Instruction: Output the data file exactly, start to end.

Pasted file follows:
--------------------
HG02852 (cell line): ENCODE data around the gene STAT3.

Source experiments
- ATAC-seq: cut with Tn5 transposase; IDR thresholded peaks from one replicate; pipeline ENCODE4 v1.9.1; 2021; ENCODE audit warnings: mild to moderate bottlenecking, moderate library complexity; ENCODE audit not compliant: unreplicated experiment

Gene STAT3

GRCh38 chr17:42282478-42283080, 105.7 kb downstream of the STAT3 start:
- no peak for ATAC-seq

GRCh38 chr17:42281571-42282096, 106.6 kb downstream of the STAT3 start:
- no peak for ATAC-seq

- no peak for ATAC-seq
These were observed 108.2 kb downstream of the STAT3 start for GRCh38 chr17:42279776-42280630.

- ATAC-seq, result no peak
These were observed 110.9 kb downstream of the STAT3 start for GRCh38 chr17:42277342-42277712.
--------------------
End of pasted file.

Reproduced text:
HG02852 (cell line): ENCODE data around the gene STAT3.

Source experiments
- ATAC-seq: cut with Tn5 transposase; IDR thresholded peaks from one replicate; pipeline ENCODE4 v1.9.1; 2021; ENCODE audit warnings: mild to moderate bottlenecking, moderate library complexity; ENCODE audit not compliant: unreplicated experiment

Gene STAT3

GRCh38 chr17:42282478-42283080, 105.7 kb downstream of the STAT3 start:
- no peak for ATAC-seq

GRCh38 chr17:42281571-42282096, 106.6 kb downstream of the STAT3 start:
- no peak for ATAC-seq

- no peak for ATAC-seq
These were observed 108.2 kb downstream of the STAT3 start for GRCh38 chr17:42279776-42280630.

- ATAC-seq, result no peak
These were observed 110.9 kb downstream of the STAT3 start for GRCh38 chr17:42277342-42277712.